It has been a volatile week for oil with prices settling Wednesday at $38.32 in New York and $39.85 in London.  Some traders still seem to be fascinated by the upcoming meeting in Doha on April 17th to “freeze prices.” Others keep watching the ever-increasing global oil stocks and say the six-week rally from the high $20s to over $40 a barrel has been overdone, and lower prices are coming in the immediate future.  US crude stocks rose by 2.3 million barrels last week to a record high of 535 million barrels. This was the sixth straight increase in US crude stocks. While the 2.3-million-barrel gain was below what the Wall Street analysts had been expecting, it came despite a large drop in US crude imports for the week and a surge in refinery utilization.

Observers note that in recent weeks hedge funds and other money managers have established a near-record number of long positions in the futures market in expectation that prices will recover later this year and next. This buying has been partly responsible for the surge in prices despite the fundamental signals from supply and demand that the markets should not be moving higher as yet.

A new survey of producers showed a 100,000 b/d increase in OPEC’s production during March, which only adds to the concerns about a glut. On Tuesday, Saudi Arabia and Kuwait announced that they would resume production of about 300,000 b/d at the jointly operated Khafji field. This action only adds to the concerns about whether the Saudis are serious about a production freeze or whether the Doha meeting is simply a big show to drive up oil prices without freezing or cutting oil production. Nearly all those attending the meeting, with Iran as an observer, are pumping flat out already.  Iran has increased output by 230,000 b/d since December and keeps announcing that it will not stop production increases until they climb from the sanctions level of 2.9 million b/d to 4 million b/d.

It now seems likely that only US shale oil production will fall significantly during the remainder of the year. The US oil industry is in turmoil due to the low prices, and many shale oil producers are stacking their rigs and/or going bankrupt.  Some observers note that the US has a large backlog of wells that have been drilled but not yet fracked. As many of these are being acquired by new owners very cheaply, the costs of putting them back into production profitably will be considerably below that of the original owners. In effect, much of the cost of acquiring drilling rights and drilling the wells will have been absorbed as losses by the banks and other investors in the original operations. Many are saying that the US shale oil industry can increase production quickly after oil prices rebound another $20 or so.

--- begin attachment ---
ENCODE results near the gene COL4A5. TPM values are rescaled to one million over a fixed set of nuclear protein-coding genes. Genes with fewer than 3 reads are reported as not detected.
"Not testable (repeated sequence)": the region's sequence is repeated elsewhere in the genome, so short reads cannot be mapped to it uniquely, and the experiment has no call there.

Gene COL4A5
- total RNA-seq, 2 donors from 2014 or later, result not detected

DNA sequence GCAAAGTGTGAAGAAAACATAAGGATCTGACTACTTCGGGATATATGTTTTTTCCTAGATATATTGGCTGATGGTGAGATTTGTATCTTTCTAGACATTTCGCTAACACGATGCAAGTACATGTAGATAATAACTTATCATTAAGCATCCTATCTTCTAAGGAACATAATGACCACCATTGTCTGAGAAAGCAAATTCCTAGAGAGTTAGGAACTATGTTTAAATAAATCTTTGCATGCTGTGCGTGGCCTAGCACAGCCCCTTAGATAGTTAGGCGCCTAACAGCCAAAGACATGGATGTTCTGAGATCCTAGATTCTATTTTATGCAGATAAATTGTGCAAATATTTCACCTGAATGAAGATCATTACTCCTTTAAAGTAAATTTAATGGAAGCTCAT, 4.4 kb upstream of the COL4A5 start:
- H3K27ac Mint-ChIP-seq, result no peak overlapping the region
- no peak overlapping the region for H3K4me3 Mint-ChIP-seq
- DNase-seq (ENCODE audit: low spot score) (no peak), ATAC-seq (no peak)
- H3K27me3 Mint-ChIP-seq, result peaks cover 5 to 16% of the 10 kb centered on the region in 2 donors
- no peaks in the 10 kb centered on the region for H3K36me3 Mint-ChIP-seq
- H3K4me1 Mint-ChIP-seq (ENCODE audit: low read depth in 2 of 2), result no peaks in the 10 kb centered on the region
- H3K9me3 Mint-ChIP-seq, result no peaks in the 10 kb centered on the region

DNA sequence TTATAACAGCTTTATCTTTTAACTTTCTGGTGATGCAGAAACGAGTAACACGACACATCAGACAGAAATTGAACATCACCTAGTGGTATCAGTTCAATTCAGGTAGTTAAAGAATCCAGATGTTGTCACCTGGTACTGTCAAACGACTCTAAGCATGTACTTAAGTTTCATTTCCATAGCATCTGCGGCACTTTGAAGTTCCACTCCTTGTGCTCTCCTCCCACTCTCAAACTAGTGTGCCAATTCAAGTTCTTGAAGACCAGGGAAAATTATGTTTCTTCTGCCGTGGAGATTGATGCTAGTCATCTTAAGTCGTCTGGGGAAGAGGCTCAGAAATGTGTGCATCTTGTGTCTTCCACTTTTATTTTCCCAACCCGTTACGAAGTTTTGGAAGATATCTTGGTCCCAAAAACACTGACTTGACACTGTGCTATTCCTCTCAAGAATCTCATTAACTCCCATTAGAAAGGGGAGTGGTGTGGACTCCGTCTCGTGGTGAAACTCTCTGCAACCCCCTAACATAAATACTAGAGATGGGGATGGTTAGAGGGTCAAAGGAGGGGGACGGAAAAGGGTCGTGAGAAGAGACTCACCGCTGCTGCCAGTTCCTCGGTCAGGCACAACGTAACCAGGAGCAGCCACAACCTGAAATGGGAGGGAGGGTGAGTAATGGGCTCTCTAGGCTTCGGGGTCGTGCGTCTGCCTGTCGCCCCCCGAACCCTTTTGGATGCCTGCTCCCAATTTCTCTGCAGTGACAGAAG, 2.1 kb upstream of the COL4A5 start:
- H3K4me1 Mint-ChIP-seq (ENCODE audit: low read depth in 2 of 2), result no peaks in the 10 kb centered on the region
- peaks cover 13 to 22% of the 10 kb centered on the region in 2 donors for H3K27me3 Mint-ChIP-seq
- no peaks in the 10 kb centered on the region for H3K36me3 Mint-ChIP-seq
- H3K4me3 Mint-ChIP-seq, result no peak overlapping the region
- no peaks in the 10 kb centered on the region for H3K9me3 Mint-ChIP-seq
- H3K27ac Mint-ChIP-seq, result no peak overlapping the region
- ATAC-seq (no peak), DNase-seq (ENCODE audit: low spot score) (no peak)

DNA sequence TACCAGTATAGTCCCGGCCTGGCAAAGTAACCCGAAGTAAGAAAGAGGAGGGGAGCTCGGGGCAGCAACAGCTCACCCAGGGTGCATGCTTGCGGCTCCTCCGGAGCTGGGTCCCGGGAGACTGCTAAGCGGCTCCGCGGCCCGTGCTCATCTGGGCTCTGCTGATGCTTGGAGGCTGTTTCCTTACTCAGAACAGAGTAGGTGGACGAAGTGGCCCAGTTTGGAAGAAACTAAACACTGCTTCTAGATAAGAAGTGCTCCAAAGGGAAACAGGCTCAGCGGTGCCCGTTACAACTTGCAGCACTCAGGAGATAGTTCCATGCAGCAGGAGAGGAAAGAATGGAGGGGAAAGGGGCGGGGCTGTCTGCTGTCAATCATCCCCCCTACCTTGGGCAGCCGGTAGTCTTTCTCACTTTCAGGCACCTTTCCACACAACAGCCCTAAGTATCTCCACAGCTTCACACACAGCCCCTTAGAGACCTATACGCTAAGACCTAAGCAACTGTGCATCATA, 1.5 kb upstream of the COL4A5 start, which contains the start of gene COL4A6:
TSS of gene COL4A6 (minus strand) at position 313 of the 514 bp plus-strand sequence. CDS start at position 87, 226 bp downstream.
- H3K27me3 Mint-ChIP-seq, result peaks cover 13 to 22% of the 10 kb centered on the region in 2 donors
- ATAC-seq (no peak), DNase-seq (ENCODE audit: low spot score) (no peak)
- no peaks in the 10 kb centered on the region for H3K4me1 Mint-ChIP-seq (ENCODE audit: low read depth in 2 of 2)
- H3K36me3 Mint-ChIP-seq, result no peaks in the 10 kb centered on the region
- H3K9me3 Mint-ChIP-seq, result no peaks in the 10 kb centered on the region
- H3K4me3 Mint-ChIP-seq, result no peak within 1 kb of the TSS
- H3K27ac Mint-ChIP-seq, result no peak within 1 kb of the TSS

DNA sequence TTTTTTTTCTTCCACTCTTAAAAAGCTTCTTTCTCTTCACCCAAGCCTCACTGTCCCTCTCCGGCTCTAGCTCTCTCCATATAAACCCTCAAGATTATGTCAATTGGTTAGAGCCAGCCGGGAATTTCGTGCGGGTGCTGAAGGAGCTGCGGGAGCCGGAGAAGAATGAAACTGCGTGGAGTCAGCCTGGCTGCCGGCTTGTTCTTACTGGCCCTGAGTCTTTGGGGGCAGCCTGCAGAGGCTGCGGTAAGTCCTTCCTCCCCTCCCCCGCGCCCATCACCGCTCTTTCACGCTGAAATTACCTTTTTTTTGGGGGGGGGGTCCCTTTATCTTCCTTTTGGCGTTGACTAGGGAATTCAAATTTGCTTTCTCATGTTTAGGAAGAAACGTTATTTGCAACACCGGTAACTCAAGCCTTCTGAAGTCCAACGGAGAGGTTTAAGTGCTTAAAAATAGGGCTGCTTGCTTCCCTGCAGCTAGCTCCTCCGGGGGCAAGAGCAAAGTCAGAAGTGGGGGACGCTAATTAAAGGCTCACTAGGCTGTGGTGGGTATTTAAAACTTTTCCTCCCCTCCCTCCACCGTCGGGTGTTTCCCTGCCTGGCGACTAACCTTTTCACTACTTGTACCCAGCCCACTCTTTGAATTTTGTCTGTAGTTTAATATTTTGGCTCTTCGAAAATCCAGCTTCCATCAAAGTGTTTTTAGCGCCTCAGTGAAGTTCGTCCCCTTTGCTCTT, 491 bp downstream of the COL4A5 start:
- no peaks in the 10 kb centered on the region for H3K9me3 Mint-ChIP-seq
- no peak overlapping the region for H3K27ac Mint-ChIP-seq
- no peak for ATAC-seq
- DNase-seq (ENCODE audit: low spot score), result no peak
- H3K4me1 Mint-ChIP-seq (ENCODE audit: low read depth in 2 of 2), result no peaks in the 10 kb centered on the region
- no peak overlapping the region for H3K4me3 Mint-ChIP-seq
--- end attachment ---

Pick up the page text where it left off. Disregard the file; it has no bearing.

The global decline in capital expenditures continues to roll along. Last year the seven largest Western energy companies replaced just 75 percent of the oil and gas they extracted. It was the biggest drop in combined inventory in a decade. For Exxon, it was the first time in 20 years that the company did not replace the amount of oil and gas it produced. It should be noted, however, that in recent years several of the larger oil companies have been using natural gas reserves as an “oil equivalent” or proxy for the oil reserves they no longer have.  As national oil companies took over much of the world’s oil reserves, it has been increasingly difficult for international oil companies based in the US and Europe to maintain reserves –thus the substitute of natural gas reserves which are more readily obtainable, frequently through mergers.